I had–and still have–everyone completely convinced that it isn’t that I don’t want a romantic relationship of some kind, but rather, I have too tangled a mess of commitment issues to stick to one guy. I welcomed that label. It was served to me on a silver platter. I was not aromantic or asexual. I was afraid of commitment. It was perfect.

I have lied so many times to so many people, because I couldn’t let one soul know that I was this much of an anomaly. I have always known that stepping out from under my fairly comfortable invisibility cloak would go one of three ways: people would think I’m either lying, completely screwed up beyond human comprehension, gay or that I still haven’t met “the right person.”

Not one of those possibilities was appealing in any way.

And I was right. I told someone very close to me, and I regret it whole-heartedly. I am positive that she thinks I am confused or lying.

It might not seem like a big deal, but I struggled with this for the vast majority of my life. Being asexual and Muslim is several degrees of hard, because even though there is nothing that mandates that I must get married or “I’m going to get it,” marriage is too fundamental to just ignore.

I am a girl who will get married because she has to get married, not because she wants to.

I will stay in my tiny little closet, making no noise and pretending I don’t exist.

That is my burden to bear.

Immediately regret telling her. I think she thinks I’m lying or that it isn’t a big deal.
It is a big deal. It’s a huge deal. I’m Arab and Muslim. The concept of marriage–regardless of who the person is–is a HUGE deal. You have to get married. That’s it. Being aromantic is horrible when you haven’t got a choice.
What the hell was I thinking, telling someone? Never again.

I opened the closet door just a crack and told my friend that I’m aromantic, today. Sure, I bitched out and just threw it in the middle of conversation and moved on to the subject of pizza to avoid talking about it, but I did it, didn’t I?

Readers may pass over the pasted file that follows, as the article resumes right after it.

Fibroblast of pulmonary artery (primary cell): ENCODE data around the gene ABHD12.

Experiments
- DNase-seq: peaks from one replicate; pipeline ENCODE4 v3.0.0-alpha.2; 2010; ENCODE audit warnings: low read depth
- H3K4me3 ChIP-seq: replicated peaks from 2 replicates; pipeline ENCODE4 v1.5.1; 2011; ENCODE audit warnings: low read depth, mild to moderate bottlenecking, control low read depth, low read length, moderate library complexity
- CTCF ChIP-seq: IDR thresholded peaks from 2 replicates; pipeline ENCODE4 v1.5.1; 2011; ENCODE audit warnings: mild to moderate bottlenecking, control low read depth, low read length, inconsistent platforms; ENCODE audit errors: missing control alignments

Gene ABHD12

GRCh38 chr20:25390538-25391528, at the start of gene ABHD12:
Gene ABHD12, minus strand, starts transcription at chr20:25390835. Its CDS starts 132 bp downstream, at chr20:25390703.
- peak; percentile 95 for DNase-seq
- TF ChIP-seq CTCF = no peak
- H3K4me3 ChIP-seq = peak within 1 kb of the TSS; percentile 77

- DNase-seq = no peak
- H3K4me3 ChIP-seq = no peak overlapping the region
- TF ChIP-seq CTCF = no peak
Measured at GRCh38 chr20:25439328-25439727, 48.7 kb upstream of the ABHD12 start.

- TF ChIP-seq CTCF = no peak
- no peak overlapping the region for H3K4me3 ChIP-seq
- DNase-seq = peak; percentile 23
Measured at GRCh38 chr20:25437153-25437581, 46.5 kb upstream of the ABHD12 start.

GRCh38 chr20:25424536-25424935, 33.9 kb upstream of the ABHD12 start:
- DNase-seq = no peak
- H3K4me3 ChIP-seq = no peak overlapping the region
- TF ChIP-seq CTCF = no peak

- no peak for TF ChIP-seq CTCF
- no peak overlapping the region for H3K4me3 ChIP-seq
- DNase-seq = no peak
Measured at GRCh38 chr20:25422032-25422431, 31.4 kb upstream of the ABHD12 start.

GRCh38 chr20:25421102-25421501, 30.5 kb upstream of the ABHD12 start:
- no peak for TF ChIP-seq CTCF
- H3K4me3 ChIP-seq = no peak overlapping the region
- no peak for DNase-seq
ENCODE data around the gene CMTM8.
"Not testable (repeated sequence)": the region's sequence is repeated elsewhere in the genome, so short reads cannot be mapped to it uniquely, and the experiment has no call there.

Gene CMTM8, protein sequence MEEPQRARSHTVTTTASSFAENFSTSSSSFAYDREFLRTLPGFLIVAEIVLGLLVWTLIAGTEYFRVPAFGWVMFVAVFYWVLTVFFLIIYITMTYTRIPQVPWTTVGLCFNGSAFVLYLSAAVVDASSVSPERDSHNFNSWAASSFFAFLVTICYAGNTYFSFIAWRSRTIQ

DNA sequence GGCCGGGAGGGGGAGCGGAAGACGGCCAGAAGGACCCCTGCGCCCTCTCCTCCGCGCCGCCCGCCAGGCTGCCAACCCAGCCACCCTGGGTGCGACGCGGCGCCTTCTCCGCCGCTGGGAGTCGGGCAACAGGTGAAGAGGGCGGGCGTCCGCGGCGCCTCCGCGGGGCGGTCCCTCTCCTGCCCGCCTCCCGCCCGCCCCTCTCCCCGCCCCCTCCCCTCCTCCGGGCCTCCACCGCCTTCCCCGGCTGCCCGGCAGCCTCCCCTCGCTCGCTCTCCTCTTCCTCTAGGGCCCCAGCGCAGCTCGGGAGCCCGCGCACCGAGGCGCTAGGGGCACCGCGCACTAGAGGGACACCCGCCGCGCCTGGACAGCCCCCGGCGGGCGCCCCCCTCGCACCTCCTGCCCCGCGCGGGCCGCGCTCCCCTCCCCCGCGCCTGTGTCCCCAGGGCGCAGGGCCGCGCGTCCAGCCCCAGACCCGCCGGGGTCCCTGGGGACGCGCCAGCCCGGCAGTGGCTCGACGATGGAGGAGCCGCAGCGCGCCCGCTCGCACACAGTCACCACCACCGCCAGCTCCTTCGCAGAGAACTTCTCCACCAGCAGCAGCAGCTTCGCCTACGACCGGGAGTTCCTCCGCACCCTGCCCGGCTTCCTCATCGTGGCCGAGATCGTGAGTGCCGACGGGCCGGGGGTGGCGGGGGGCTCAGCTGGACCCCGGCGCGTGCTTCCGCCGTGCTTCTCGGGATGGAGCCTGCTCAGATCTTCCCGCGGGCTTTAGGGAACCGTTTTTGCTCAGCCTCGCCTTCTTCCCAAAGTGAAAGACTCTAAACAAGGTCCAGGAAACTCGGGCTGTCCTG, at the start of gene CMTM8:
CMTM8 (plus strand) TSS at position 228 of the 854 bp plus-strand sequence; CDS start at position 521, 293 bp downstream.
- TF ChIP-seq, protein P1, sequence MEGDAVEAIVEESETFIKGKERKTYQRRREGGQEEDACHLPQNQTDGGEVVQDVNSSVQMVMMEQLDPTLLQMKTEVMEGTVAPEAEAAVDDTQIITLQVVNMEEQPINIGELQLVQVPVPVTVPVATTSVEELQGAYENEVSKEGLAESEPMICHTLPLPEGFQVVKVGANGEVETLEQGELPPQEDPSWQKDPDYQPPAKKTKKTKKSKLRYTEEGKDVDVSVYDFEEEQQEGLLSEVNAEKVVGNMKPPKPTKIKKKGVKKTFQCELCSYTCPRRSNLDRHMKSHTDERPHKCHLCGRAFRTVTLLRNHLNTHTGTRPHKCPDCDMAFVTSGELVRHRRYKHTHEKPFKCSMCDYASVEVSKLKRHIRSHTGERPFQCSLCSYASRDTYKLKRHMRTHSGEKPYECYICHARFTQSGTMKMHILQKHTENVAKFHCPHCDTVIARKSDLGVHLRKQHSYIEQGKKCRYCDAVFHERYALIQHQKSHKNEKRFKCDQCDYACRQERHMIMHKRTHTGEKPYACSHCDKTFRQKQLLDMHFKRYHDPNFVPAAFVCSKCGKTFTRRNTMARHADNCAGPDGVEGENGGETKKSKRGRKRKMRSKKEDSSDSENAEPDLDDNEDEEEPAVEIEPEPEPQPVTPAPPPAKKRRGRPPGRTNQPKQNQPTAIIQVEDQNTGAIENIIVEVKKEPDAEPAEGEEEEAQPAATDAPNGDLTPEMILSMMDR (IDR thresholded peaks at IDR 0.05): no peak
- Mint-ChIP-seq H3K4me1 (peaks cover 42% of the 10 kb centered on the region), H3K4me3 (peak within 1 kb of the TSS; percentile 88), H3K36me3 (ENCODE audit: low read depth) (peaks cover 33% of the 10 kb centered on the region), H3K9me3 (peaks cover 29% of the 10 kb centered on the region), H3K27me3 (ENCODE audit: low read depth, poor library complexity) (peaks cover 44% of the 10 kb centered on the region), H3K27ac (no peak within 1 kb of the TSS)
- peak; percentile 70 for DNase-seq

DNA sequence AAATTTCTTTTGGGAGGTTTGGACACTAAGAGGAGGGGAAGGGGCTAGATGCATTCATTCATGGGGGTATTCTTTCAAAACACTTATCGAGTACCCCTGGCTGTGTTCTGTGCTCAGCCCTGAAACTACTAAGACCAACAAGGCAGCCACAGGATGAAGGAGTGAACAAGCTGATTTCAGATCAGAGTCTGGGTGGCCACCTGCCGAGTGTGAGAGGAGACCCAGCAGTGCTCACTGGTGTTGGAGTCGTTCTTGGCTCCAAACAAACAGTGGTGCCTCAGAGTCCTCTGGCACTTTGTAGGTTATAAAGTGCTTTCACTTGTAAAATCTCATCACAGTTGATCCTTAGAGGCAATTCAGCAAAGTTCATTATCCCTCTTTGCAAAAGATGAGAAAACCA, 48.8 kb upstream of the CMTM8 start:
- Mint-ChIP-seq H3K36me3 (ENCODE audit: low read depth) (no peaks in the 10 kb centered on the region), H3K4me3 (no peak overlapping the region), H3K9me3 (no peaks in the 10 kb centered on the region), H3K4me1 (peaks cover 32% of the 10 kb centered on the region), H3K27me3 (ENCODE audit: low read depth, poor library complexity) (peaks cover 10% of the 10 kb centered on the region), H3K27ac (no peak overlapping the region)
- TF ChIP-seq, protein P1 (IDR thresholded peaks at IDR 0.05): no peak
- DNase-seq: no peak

Don’t you judge my pansiness.
Don’t take away my victory.
At least I said it.
#NoRomo

Somebody Oughtta Tell ’em That Broad is Crazy

First order of business: aromantics are not insane. They are people who simply deviate from the “norm.” If this is a difficult concept for you to grasp, by all means, move right along.

Notice that I did not claim that I’m not crazy. My own insanity, I am not inclined to deny.
I place myself in the looney line for many other dreadfully disconcerting discernments, but that’s awfully unrelated to the topic at hand.

Dear Internet,
You don’t know me. I don’t know you. Let’s keep it that way.
Sincerely,
Prince Charmander Charlie the Third

I have completely lost my mind.

Aromantic Non-Asexual

How do you tell someone you’re dating that you’re aromantic?
“I like you…as long as we each stay in our own respective corners.”
“Let’s try not telling each other how we feel.”
“Let’s not hug.”
“Let’s not hold hands.”
“Let’s just refrain from all nonsexual physical contact.”
“It’s not you. It’s me.”
“No, seriously. It’s me.”
“Wait, I’m not breaking up with you. I just don’t desire you romantically.”
“I don’t actually feel anything.”
“I’ve been lying this whole time.”
“I’m doing what they tell me I should be doing.”
“The normal thing.”
“That doesn’t mean I like it.”
“Oh god.”
“I am a bitch.”

How do you tell your friends you’re aromantic?
“We have always chalked my aversion for monogamy up to commitment issues.”
“I pretend to care more than I do so no one thinks I’m crazy or lying.”
“The thrill of chase is all I care about.”
“I don’t like him.”
“I don’t truly like any of them.”
“I am just not supposed to be alone.”
“That’s what everyone says, anyway.”
“That doesn’t make me fucked up or weird.”
“But you would think I am.”
“So I am trying to be normal.”
“Everyone wants to be with someone.”
“But I would rather be alone.”
“It’s not that I’m a crazy masochist who wants no people in her life.”
“I do want other people around.”
“I want friends and family.”
“But romance is foreign to me.”
“I don’t understand it.”
“So I pretend to.”
“Quite well, I might add.”

No Romo